Oil painter John Pompeo sat in front of his display of landscape and still life artwork, observing the adults and children who passed by his exhibit at this year’s Armonk Outdoor Art Show.
“I want to put peace out into the world,” said the Philadelphia-area artist, who has attended the show for three years. “I like that my paintings make people happy.”
Pompeo is one of 185 juried artists who attended the 57th annual Armonk Outdoor Art Show, displaying their work for thousands of visitors on Sept. 29 and 30. Sponsored by the Friends of North Castle Public Library, this year’s show not only featured artists spanning from sculptors to painters, but also a wide range of food vendors, a family activities tent, live music, and hands-on art for kids and adults. As 22 rows of tents lined an open field on Business Park Drive, visitors came to purchase or peruse photographs, paintings, mixed media, printmaking, jewelry and sculptures during the two-day event.
Greenwich, CT residents Kate and Jordan Shaner said they were happy to attend this year’s art show for the first time, joining thousands of attendees to view a wide range of art exhibitions. The couple came to this year’s show after Israeli artist and Armonk Outdoor Art Show exhibitor Yoram Gal invited them to browse his paintings.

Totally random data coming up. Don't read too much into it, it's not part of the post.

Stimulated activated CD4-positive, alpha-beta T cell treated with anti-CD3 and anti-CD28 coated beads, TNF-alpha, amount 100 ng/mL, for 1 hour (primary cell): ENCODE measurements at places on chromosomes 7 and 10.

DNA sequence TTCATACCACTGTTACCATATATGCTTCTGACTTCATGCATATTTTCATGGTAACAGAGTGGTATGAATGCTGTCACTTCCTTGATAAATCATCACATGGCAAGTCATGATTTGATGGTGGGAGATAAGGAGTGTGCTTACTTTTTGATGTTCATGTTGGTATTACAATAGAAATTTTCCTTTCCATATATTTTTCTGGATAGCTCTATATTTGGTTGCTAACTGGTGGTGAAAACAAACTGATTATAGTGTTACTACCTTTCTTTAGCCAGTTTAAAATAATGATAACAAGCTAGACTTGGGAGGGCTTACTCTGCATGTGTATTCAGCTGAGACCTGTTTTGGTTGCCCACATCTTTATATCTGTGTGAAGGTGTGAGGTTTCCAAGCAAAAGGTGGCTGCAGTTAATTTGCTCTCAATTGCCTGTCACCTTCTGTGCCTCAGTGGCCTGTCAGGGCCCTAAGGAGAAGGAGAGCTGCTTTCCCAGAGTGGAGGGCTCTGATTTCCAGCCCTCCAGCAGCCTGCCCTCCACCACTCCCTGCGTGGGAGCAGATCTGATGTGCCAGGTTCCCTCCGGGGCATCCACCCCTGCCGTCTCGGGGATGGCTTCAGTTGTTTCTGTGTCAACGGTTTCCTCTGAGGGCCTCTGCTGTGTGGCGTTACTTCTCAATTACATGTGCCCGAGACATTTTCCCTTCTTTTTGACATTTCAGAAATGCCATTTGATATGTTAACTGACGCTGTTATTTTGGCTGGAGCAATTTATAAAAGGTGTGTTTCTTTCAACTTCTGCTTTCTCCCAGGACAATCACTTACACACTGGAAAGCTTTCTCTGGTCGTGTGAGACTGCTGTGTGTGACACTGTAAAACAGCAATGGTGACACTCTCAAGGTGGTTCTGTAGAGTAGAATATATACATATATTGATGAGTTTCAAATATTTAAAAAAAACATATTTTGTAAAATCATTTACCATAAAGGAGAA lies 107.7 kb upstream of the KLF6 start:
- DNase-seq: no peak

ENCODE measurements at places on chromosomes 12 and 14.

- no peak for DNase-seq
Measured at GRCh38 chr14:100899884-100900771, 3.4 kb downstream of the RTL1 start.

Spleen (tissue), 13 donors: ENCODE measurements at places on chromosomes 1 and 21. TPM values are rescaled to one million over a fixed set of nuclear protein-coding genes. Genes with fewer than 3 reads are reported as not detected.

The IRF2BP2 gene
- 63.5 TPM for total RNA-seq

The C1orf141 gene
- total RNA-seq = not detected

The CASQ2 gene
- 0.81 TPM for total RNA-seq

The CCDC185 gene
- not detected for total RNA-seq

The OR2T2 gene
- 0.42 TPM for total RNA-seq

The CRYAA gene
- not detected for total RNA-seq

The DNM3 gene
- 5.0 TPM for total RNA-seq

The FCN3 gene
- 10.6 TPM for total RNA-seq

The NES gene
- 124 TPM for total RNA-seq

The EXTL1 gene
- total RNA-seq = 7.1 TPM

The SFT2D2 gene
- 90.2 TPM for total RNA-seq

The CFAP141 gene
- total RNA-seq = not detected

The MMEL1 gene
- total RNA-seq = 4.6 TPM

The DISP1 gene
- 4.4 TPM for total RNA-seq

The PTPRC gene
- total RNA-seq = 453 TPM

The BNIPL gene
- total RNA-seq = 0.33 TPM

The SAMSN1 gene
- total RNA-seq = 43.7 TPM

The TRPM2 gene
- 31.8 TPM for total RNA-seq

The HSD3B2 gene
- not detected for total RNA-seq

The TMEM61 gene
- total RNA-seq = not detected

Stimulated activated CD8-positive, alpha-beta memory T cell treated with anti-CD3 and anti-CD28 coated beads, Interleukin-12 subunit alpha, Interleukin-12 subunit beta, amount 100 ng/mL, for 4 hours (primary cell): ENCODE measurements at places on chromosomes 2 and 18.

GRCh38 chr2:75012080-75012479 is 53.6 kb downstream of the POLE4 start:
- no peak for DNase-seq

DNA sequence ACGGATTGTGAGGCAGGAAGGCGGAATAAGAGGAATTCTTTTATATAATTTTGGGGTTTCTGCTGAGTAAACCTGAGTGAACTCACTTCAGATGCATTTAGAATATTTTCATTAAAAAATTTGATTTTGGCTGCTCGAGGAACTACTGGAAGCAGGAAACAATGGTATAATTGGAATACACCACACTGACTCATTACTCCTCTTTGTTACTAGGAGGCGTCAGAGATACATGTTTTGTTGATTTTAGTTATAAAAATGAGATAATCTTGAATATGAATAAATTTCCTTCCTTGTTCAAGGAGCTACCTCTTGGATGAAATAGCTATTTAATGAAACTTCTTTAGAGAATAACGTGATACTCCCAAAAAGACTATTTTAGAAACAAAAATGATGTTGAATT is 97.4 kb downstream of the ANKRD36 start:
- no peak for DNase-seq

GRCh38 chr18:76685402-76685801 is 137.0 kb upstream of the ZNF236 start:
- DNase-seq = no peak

“We fell in love with his work in Jaffa, Israel,” said Kate Shaner on the second day of the show. “It’s great to see so many people in the community here to look at art.”
Not only did visitors enjoy this year’s event, but artists also said they appreciated the show’s atmosphere and the diverse selection artwork. First-year exhibitor Bruce Franklin said this event is his favorite show he has attended as a photographer, displaying photos from his excursions in Africa and the Bahamas.
“I’m really impressed by the quality of the work that is here,”
said the photographer, who mostly captures images of wild animals and plants. “I love the patrons and the artists, too. The best part is the people–art savvy people.”
And it’s not so easy to become an exhibitor at the Armonk Outdoor Art Show, which Franklin’s comments reflect. Debbie Heidecorn, Armonk resident and one of several co-chairs for the event, said an independent group of jurors who are members of the art community chooses from more than 600 applications as part of the show’s year-long planning process. Only artists who receive awards at the show are guaranteed a spot the following year.
Although the process to exhibit artwork at the art show is competitive, both artists and visitors found themselves at a friendly community event, filled with hundreds of volunteers who look to improve the show each year.
“Every year we learn,” said Heidecorn. “It’s a learning experience because we only do it once a year. We are so happy that people are so easily adaptable to changes.”